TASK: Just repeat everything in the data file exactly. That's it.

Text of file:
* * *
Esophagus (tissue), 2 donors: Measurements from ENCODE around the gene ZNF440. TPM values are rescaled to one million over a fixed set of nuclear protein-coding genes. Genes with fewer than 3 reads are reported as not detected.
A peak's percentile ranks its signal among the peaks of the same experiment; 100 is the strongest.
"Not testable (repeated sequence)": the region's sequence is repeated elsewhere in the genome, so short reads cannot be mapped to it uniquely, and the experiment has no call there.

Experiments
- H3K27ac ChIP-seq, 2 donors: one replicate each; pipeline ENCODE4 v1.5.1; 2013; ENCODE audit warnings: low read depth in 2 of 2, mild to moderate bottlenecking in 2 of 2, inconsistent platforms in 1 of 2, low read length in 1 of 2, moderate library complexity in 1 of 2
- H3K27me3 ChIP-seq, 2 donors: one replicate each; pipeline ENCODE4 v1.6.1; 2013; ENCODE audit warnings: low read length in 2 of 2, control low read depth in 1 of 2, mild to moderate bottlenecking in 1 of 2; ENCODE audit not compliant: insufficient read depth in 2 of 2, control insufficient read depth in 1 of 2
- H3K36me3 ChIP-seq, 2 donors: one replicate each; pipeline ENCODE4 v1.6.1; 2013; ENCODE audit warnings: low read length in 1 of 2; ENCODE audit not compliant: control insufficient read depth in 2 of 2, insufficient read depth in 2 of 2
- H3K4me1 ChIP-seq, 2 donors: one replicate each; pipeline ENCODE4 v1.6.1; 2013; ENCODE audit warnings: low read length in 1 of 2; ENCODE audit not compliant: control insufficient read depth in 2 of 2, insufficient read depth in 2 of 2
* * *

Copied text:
Esophagus (tissue), 2 donors: Measurements from ENCODE around the gene ZNF440. TPM values are rescaled to one million over a fixed set of nuclear protein-coding genes. Genes with fewer than 3 reads are reported as not detected.
A peak's percentile ranks its signal among the peaks of the same experiment; 100 is the strongest.
"Not testable (repeated sequence)": the region's sequence is repeated elsewhere in the genome, so short reads cannot be mapped to it uniquely, and the experiment has no call there.

Experiments
- H3K27ac ChIP-seq, 2 donors: one replicate each; pipeline ENCODE4 v1.5.1; 2013; ENCODE audit warnings: low read depth in 2 of 2, mild to moderate bottlenecking in 2 of 2, inconsistent platforms in 1 of 2, low read length in 1 of 2, moderate library complexity in 1 of 2
- H3K27me3 ChIP-seq, 2 donors: one replicate each; pipeline ENCODE4 v1.6.1; 2013; ENCODE audit warnings: low read length in 2 of 2, control low read depth in 1 of 2, mild to moderate bottlenecking in 1 of 2; ENCODE audit not compliant: insufficient read depth in 2 of 2, control insufficient read depth in 1 of 2
- H3K36me3 ChIP-seq, 2 donors: one replicate each; pipeline ENCODE4 v1.6.1; 2013; ENCODE audit warnings: low read length in 1 of 2; ENCODE audit not compliant: control insufficient read depth in 2 of 2, insufficient read depth in 2 of 2
- H3K4me1 ChIP-seq, 2 donors: one replicate each; pipeline ENCODE4 v1.6.1; 2013; ENCODE audit warnings: low read length in 1 of 2; ENCODE audit not compliant: control insufficient read depth in 2 of 2, insufficient read depth in 2 of 2